January 30, 2014
Kevin Short / Special to The Japan NewsFinally, the time has come to offer readers New Years congratulations according to the traditional Asian calendar. Tomorrow will mark the start of the new Wood-Horse year (Kinoe-uma doshi in Japanese). The Asian cosmology interprets time and space inside a framework of 60 that comprises the five trunk elements or energies—wood fire earth metal and water, matched with 12 branches that are usually remembered as the 12 familiar animals.
The next horse year, 2026, will be a Fire-Horse year, or Hinoe-uma. According to an old folk belief, women born in this year are apt to destroy their husbands. As a result, past Fire-Horse years have witnessed a noticeable drop in the birth rate. A study conducted by a professor of economics at Keio University, for example, reports that the birthrate fell 25 percent during the last Fire-Horse year of 1966.
I always, however, think that any horse year will be an especially good one for people living out here in the Hokuso area of northern Chiba Prefecture—the reason being that for more than 1,000 years this region was a major center of horse pasturing. Scientists now believe that horses were first domesticated on the Eurasian steppes about 6,000 years ago. From there they spread eastward and westward, probably arriving in Japan via the Korean Peninsula sometime around the beginning of the Kofun Period, in the 3rd or 4th century.
From that time onward, bronze or gold horse trappings, such as stirrups, bits, bells and ornaments, appear as grave goods in burial mounds and as offerings at shrines and temples. Haniwa, ceramic figurines placed around the mound of large burial tombs called kofun, often depict highly decorated horses. Horses were used for farmwork, transportation, and perhaps culturally most important, in warfare.
The Hokuso region contains extensive stretches of flat-topped, plateaulike high ground, called daichi in Japanese. When cleared of the native forest growth, these well-drained daichi tablelands make ideal pastures. The 10th century rebel Taira no Masakado, often referred to as the first samurai, amassed a fortune breeding horses in this area, which he then used to finance his rebellion against the imperial court. Masakado was eventually defeated, but his bold example issued in a new era of de facto control of the nation by mounted warrior clans.
During the Edo period (1603-1867), Japan was ruled by the Tokugawa shoguns based in their castle at Edo (now the Imperial Palace in Tokyo). Large portions of the Hokuso countryside were designated as the shoguns’ official pastures. Horses were not corralled, but were allowed to graze freely over the uplands. So numerous were the horses that local villagers were forced to construct dikes and fences to keep them out of their homes and fields.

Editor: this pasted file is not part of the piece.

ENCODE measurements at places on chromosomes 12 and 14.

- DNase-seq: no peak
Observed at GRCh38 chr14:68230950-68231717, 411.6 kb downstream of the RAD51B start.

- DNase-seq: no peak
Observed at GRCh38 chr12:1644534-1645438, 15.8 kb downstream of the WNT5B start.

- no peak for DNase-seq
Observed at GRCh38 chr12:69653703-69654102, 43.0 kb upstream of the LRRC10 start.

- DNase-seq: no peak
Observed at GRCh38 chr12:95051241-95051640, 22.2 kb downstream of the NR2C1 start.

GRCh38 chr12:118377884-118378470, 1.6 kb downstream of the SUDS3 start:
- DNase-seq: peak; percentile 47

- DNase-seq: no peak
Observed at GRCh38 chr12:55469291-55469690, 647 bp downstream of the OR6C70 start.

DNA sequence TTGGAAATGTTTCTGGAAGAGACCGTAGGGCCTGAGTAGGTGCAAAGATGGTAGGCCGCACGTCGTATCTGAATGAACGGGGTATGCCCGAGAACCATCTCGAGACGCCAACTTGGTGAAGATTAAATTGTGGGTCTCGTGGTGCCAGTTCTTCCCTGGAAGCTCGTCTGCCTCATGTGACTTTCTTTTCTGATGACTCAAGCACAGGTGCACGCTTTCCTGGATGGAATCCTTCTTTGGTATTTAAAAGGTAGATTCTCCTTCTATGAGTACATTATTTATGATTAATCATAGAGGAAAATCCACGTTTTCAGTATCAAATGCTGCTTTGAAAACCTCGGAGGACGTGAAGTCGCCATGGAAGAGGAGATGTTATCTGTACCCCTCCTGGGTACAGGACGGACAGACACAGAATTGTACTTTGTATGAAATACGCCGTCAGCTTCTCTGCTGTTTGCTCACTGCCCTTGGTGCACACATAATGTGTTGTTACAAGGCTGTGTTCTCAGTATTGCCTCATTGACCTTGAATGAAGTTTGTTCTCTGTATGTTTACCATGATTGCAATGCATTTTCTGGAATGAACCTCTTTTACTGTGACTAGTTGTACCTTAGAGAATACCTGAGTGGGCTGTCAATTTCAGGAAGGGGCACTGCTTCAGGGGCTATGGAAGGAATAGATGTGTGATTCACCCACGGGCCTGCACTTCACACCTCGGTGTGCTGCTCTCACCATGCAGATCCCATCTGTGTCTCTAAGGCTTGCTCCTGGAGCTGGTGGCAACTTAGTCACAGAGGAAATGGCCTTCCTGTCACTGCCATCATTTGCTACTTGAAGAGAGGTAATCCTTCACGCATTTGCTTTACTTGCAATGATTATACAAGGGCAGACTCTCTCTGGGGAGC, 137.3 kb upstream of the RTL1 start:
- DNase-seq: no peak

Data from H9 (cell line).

In the late Edo period, Jippensha Ikku, a popular writer of humorous illustrated travelogues, passed through the Hokuso area on one of his many pilgrimages across the land. He expressed surprise and delight at the large number of horses he encountered grazing in the open fields.
Legends involving famous horses abound in the Hokuso area, and the importance of horses in the local economy is attested to by the ubiquitous Bato-Kannon or Horsehead Kannon stone statues. Bato-Kannon is a special avatar of the popular Bodhisattva Kannon (Kwannon), dedicated to protecting horses and other animals and also to caring for their spirits in the otherworld. Bato-Kannon, as his name suggests, is always depicted with a horse head in his headdress.
Horse pasturing also had a strong influence on the regional landscape and fauna and flora. Under Japan’s natural vegetation cycle, grasslands of any type are only temporary secondary ecosystems that form when forests are destroyed by fire or wind. They last for a short period but eventually disappear when the forest regenerates. Grazing animals such as horses and cattle, however, clip the tree seedlings as they grow, and can actually help maintain the landscape in a grassland state. Certain species of wildflower, such as the pasque-flower and balloon-flower, thrive in these closely cropped grasslands, as do many types of grasshopper and birds such as the hibari skylark.
After the Meiji Restoration of 1868, the demand for horses decreased, and much of the former pastureland was converted to vegetable fields and orchards. Later, the Hokuso region began to develop as a suburban bed town. Today, only a few scattered ranches remain, but some local residents are working to restore and maintain small patches of the historic pastureland ecosystem.